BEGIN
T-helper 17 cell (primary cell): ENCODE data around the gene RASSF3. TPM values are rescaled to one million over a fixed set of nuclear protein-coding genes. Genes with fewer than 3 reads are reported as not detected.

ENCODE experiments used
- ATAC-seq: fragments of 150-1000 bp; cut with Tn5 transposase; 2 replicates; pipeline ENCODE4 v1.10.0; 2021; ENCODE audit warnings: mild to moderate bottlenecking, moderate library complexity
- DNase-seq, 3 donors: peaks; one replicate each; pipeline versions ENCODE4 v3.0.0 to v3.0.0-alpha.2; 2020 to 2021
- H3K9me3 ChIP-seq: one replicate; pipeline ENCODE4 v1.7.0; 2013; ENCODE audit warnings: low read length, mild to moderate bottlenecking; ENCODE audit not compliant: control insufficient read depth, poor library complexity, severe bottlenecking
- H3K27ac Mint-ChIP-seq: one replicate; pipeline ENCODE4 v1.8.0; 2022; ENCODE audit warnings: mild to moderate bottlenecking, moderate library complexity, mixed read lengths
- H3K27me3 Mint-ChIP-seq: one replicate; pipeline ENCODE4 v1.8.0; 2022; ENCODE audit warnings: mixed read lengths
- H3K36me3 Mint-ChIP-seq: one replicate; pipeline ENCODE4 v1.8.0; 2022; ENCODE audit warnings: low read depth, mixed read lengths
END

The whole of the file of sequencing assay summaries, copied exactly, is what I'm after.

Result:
T-helper 17 cell (primary cell): ENCODE data around the gene RASSF3. TPM values are rescaled to one million over a fixed set of nuclear protein-coding genes. Genes with fewer than 3 reads are reported as not detected.

ENCODE experiments used
- ATAC-seq: fragments of 150-1000 bp; cut with Tn5 transposase; 2 replicates; pipeline ENCODE4 v1.10.0; 2021; ENCODE audit warnings: mild to moderate bottlenecking, moderate library complexity
- DNase-seq, 3 donors: peaks; one replicate each; pipeline versions ENCODE4 v3.0.0 to v3.0.0-alpha.2; 2020 to 2021
- H3K9me3 ChIP-seq: one replicate; pipeline ENCODE4 v1.7.0; 2013; ENCODE audit warnings: low read length, mild to moderate bottlenecking; ENCODE audit not compliant: control insufficient read depth, poor library complexity, severe bottlenecking
- H3K27ac Mint-ChIP-seq: one replicate; pipeline ENCODE4 v1.8.0; 2022; ENCODE audit warnings: mild to moderate bottlenecking, moderate library complexity, mixed read lengths
- H3K27me3 Mint-ChIP-seq: one replicate; pipeline ENCODE4 v1.8.0; 2022; ENCODE audit warnings: mixed read lengths
- H3K36me3 Mint-ChIP-seq: one replicate; pipeline ENCODE4 v1.8.0; 2022; ENCODE audit warnings: low read depth, mixed read lengths